The oceans of the world have been home to the planet’s shark population for millions of years. For the most part, shark species have not changed much in that time. But there are shark species that have uniquely evolved when compared to their aquatic brethren.
Some of these sharks have even learned to walk on land. Can you imagine that?
Sharks Take to Their Feet
These walking shark species are approximately three feet long, and many of them are native to Australia.
The walking sharks, also called Epaulette sharks, use their pelvic and pectoral fins to walk both along the seafloor. They’ve been seen walking on land when the tide is low. This never before seen mobility among the shark species allows the walking shark to maneuver among the reef and tide pools that exist in their natural habitat. Furthermore, it gives them a leg up on the competition when hunting small fish, crabs, shrimp, and other food targets.
Observing Walking Sharks
Christine Dudgeon is a researcher at Brisbane, Australia’s University of Queensland. Dudgeon explains that the ability to walk makes the walking shark a formidable predator.
A study followed the progress of the walking shark for several years. According to the organization, four new species of walking sharks have been identified over the last 12 years. This brings up the total known species of walking sharks to nine.
Additionally, a recent article from the journal of Marine and Freshwater Research pointed out that all of these walking shark species have evolved from previous shark species over the last nine million years.
Gavin Naylor is another shark researcher who works out of the University of Florida’s Florida Program for Shark Research. Naylor says most shark species evolve slowly and explains that what is being witnessed with the walking shark is highly unusual. Naylor pointed to the Sixgill shark as an example of a species that has evolved so slowly the species seems to be trapped in prehistoric times. Naylor says it is not uncommon to see shark species sport teeth identical to the teeth that members of the species possessed well over 100 million years ago.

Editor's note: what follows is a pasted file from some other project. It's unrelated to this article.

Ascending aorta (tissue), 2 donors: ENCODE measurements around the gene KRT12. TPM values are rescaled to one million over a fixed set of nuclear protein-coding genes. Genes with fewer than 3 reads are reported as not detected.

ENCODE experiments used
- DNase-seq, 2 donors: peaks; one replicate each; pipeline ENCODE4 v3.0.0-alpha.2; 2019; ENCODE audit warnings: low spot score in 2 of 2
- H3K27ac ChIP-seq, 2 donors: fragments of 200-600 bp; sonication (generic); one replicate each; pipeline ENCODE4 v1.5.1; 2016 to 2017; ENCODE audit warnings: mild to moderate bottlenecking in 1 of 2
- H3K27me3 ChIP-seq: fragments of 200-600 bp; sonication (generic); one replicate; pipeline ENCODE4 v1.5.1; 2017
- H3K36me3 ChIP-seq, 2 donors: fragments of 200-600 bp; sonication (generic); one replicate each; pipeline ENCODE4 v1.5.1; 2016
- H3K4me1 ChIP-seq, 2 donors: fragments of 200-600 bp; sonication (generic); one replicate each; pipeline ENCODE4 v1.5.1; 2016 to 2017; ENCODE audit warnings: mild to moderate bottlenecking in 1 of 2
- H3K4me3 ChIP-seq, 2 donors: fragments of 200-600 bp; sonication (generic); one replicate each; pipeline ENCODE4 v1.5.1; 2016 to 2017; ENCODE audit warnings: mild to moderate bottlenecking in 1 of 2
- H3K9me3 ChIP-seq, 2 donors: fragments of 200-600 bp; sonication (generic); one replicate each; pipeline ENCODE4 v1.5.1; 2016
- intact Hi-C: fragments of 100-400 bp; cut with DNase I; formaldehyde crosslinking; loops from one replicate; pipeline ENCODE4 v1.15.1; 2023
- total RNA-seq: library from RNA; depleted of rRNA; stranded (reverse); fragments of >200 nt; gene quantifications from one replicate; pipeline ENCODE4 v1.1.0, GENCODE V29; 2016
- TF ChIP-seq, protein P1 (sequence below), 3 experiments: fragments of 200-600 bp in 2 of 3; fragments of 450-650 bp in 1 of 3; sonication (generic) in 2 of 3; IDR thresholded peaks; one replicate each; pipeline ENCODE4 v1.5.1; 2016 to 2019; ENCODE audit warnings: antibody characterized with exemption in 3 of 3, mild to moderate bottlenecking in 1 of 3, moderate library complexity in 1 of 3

Meanwhile, the walking shark is presently evolving in their natural habitats in Australia, the eastern portion of Indonesia, and Papua New Guinea.
It Began Long Ago
Scientists explain that the ancestors of today’s sharks and other jawed vertebrates began to separate about 400 million years ago. The number of shark and ray species identified at that time is about 1,200. Naylor says that historically these animals have proven to be slow at reproducing and evolving but possess long lifespans.
In most cases, this combination of traits would make the long-term survival of a species difficult. This is because the ability to adapt to the changing conditions of its environment is necessary for a species to avoid extinction.
Naylor says that conventional scientific logic fails to explain why sharks are not extinct, leaving many scientists questioning why they aren’t.
The reality is that sharks have not simply faded away into extinction. They’ve also been able to outlast other animal species that have shared the oceans with them. Despite the ocean’s ever-changing conditions, sharks have figured out a way to survive and thrive.
Newly Discovered Walkers
Scientists had only identified five species of walking sharks by 2008. These aquatic animals are marked by different colors and body patterns but possess similar anatomies. However, recent studies that have been completed in more detail than previous studies demonstrated there are actually nine species of walking sharks. The study also showed precisely at what point in their history each species diverged from parent species.
Dudgeon was joined in the study by a group that included Gerry Allen of the Western Australian Museum and Mark Erdmann of Conservation International. The group was able to gather DNA samples by taking tiny fin parts from the sharks without causing the animals any physical discomfort. The group also made use of DNA samples from museums
The gathered samples were then sent to Naylor’s lab to be sequenced and analyzed. A comparison was conducted that resulted in a complete genetic analysis of the walking shark.
The walking shark faces the same threat of fishing and harvesting that plagues other aquatic species. A few of these species are also restricted to a small area of the world, further increasing their vulnerability.
Add in the fact that only three walking sharks species are listed on Nature’s Red List of Threatened Species maintained by the International Union for Conservation, and it would be easy to assume that walking shark species are in trouble. Despite this fact, no walking shark species is thought to be endangered or seriously threatened by extinction. And science can only wonder at what evolution will next bring for the walking shark.